A piece of suspected plane debris found on the east African coast will be sent to Australia where experts will examine whether it is the latest piece in the puzzle of missing flight MH370, officials said.
The fragment of suspected aircraft wreckage was reportedly found on the coast of Mozambique, and photos of it have stirred hope it could provide clues into what befell the ill-fated Malaysia Airlines flight, which went down on March 8, 2014.
Photos of the debris appear to show the fixed leading edge of the right-hand tail section of a Boeing 777, said the official, who spoke on condition of anonymity because he wasn't authorized to speak publicly.
MH370, which disappeared two years ago with 239 people aboard, is the only known missing 777.
People who have handled the part, called a horizontal stabilizer, say it appears to be made of fiberglass composite on the outside, with aluminum honeycombing on the inside, the official said.
Malaysian Transport Minister Liow Tiong Lai tweeted late Wednesday: "Based on early reports, high possibility debris found in Mozambique belongs to a B777," Liow said in a series of tweets.
Australian Transport Minister Darren Chester said the chunk of debris was approximately one metre (three feet) long.
"The debris is to be transferred to Australia where it will be examined by officials from Australia and Malaysia, as well as international specialists," he said in a statement.
He added that the location of the possible find was consistent with oceanic drift models used by Australian authorities overseeing the huge and costly two-year deep-sea search for signs of MH370.
The saga has been marked by a history of false leads, however, and Liow cautioned against "undue speculation" until experts could have a look.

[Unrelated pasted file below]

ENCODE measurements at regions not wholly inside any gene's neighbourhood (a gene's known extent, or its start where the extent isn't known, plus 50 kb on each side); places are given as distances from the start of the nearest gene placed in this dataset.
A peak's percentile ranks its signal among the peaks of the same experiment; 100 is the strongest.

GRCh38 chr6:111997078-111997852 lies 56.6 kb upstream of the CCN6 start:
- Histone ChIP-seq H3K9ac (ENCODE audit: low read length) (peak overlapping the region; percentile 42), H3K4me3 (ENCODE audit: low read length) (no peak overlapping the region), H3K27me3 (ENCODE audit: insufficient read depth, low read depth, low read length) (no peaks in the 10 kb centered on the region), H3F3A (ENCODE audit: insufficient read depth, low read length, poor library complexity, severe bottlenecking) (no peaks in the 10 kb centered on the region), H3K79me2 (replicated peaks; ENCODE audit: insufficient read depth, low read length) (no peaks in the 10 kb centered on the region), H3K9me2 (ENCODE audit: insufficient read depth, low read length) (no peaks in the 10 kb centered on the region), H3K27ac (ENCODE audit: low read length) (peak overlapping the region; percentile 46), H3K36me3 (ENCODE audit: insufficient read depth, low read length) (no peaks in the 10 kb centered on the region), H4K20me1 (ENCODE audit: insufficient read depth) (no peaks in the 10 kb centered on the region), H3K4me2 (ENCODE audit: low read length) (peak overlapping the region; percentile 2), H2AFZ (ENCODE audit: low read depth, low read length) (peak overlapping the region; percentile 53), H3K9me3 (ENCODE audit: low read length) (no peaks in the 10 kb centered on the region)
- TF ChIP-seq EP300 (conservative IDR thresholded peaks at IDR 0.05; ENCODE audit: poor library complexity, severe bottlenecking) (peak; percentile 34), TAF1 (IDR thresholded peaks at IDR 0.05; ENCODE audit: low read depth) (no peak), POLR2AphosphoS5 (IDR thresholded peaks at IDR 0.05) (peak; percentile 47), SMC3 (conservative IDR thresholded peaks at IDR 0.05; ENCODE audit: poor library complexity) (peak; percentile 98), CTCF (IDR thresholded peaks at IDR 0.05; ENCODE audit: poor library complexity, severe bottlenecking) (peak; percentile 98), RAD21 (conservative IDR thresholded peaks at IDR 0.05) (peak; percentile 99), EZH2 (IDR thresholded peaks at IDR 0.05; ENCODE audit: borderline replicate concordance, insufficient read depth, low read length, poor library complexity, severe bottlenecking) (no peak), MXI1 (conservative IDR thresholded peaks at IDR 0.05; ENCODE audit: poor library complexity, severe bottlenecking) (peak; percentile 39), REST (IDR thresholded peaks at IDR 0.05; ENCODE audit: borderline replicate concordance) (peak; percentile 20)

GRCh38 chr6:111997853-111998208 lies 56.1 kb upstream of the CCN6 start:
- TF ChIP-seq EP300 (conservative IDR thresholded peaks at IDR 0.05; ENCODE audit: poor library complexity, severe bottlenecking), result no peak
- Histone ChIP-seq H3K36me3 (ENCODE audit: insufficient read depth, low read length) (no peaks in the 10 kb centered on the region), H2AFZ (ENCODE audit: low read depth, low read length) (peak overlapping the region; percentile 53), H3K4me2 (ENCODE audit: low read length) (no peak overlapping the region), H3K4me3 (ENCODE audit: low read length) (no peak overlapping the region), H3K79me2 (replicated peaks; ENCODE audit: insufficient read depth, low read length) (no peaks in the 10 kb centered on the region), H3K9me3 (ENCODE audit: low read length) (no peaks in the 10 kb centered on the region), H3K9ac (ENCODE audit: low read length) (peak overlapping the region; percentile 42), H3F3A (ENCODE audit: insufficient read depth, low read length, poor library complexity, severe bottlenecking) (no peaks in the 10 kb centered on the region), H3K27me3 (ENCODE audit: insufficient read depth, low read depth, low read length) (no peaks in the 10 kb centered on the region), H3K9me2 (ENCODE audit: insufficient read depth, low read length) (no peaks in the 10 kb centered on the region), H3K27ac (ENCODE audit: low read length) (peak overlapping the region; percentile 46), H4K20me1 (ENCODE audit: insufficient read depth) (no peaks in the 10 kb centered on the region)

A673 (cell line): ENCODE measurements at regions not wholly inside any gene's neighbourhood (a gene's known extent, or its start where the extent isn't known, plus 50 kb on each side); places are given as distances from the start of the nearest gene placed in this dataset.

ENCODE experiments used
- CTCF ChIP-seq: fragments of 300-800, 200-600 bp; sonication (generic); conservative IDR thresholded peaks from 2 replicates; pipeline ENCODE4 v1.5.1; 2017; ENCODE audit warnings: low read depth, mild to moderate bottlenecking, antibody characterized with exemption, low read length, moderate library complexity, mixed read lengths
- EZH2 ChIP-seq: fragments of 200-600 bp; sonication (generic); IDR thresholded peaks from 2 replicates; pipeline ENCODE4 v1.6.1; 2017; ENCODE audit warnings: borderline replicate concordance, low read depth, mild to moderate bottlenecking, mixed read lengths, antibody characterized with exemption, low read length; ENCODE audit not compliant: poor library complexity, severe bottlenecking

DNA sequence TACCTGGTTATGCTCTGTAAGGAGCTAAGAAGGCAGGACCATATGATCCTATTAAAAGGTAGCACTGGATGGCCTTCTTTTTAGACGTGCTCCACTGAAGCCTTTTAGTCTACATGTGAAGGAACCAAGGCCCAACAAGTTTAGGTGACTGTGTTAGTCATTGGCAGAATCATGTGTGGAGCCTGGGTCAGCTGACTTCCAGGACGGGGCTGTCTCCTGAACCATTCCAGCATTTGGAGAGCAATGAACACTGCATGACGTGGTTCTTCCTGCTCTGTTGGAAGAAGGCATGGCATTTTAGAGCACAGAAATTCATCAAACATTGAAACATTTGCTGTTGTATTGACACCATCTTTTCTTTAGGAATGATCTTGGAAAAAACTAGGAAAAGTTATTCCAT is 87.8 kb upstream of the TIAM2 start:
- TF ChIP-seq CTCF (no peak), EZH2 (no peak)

Last July, a wing fragment was found washed ashore on the Indian Ocean island of Reunion.
Experts later determined it came from MH370, the only confirmed evidence of the plane's fate so far. They believe MH370 veered far off course to somewhere in the far-southern Indian Ocean, where it went down.
The fragment was handed over to Mozambican authorities by its finder Blaine Gibson, said Joao de Abreu, president of Mozambique's Civil Aviation Institute (IACM).
He said Gibson reported finding it earlier this week.
MH370's disappearance remains one of the greatest mysteries in aviation history.
Theories of what happened include a hijacking, rogue pilot action, or sudden mechanical problem that incapacitated the crew, but there is no evidence to support any one theory.
Passengers' relatives accuse the airline and Malaysian government of a slow-footed, bungled response, as well as withholding information and treating families poorly. Both strongly deny the charges.
Families have begun filing a slew of lawsuits against the struggling carrier and the government in US, Malaysian, Chinese and Australian courts ahead of next week's two-year anniversary, which also is the deadline for launching legal action against the airline.
Date created : 2016-03-03